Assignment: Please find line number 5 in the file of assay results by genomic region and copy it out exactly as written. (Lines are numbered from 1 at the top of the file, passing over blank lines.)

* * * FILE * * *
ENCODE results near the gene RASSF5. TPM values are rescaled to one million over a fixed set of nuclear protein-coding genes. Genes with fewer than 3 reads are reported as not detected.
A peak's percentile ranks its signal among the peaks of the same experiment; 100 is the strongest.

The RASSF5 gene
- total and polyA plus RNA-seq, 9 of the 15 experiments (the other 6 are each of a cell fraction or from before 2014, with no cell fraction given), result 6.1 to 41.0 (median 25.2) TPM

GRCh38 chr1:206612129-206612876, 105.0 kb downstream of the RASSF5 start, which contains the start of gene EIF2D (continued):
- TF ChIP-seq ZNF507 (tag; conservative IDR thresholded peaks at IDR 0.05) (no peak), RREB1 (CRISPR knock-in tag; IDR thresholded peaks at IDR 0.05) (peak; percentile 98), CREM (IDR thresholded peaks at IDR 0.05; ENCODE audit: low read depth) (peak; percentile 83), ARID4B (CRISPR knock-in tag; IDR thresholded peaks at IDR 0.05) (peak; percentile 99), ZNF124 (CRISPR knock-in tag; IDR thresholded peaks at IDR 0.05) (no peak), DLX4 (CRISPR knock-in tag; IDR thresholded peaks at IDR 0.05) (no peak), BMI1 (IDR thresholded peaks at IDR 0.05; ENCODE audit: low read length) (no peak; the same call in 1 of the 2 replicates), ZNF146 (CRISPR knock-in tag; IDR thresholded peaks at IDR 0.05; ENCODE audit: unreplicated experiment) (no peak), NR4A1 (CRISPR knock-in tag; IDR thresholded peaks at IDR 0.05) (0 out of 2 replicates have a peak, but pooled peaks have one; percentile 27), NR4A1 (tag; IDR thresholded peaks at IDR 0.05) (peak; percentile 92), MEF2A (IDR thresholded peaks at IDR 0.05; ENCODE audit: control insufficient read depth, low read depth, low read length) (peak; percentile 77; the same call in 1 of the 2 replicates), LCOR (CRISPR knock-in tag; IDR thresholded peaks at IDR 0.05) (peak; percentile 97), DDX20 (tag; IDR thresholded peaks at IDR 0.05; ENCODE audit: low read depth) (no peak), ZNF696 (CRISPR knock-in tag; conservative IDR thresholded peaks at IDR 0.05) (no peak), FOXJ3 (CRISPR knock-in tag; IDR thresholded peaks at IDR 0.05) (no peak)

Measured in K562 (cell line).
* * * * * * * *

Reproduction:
GRCh38 chr1:206612129-206612876, 105.0 kb downstream of the RASSF5 start, which contains the start of gene EIF2D (continued):